While there are also compensation restrictions attached to MSLP loans, the biggest barrier for companies trying to get these loans has been the guidance offered to banks, which encouraged them to follow their normal lending protocols--despite clearly abnormal circumstances. That essentially rendered any troubled business out of the running. The Fed on October 30 moved to address this snafu by giving lenders permission to take into account a company's post-pandemic plans in its underwriting process, but borrower enthusiasm never recovered.

"The program is too complicated and cumbersome for the smaller loan requests," Ami Kassar, the founder and CEO of MultiFunding, a small-business loan adviser, said in a statement. The Fed should bring the program back, raise the minimum loan amount to $10 million, from $100,000, and rename it the Middle Market Lending Program, he adds.

Shock and Awe

The MSLP's imminent demise is a surprise, especially since at the end of July the Fed extended the program through December 31 from its previous end date of September 30. And the time needed to get a Main Street loan--which goes through a traditional underwriting process--is not inconsequential. So some had hoped, if not outright expected, the Fed would simply give the program more time to catch on and for loans to get processed. And there's plenty of money left, which is particularly noteworthy given the rapid trajectory of the coronavirus and the stalled stimulus talks on Capitol Hill.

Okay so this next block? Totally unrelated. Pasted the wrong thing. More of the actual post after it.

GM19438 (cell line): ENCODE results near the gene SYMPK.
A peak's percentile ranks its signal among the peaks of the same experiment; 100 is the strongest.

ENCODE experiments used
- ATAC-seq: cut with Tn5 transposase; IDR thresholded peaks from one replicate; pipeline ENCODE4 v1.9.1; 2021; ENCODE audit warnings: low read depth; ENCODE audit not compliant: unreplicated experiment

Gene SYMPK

"With the coronavirus surging in communities around the nation and American businesses facing mounting challenges, we need the government's full support by providing the resources necessary for broad-based economic recovery," the U.S. Chamber of Commerce's chief policy officer, Neil Bradley, said in a statement. "A surprise termination of the Federal Reserve's emergency liquidity programs, including the Main Street Lending Program, prematurely and unnecessarily ties the hands of the incoming administration, and closes the door on important liquidity options for businesses at a time when they need them most."

You can argue, as Karen Kerrigan has, that the lending program was a flop and should be allowed to expire. Kerrigan is the president of the Small Business & Entrepreneurship Council, a nonpartisan advocacy group in Vienna, Virginia, where she is encouraging lawmakers and the Fed to "pivot like so many small businesses are doing" and put money into other, potentially better vehicles. Specifically, her group is urging the Fed to set aside $20 billion of its unused capital to launch a co-investment fund, aimed at spurring crowdfunding opportunities. "The fund would be 'broad-based,' tied to debt-type instruments, and used to aid Main Street businesses to fund the gap until restrictions are lifted on consumer behavior," said Sherwood Neiss, principal at consulting firm Crowdfund Capital Advisors in a statement. 

Of course, if the Treasury wants the money back, this scenario is DOA, too. Ultimately, fixing the MSLP to be both more inviting to struggling small businesses and more appetizing for banks may have been the best strategy. And even if, in the end, the Fed finally got it right, the fixes themselves may have been too little, too late.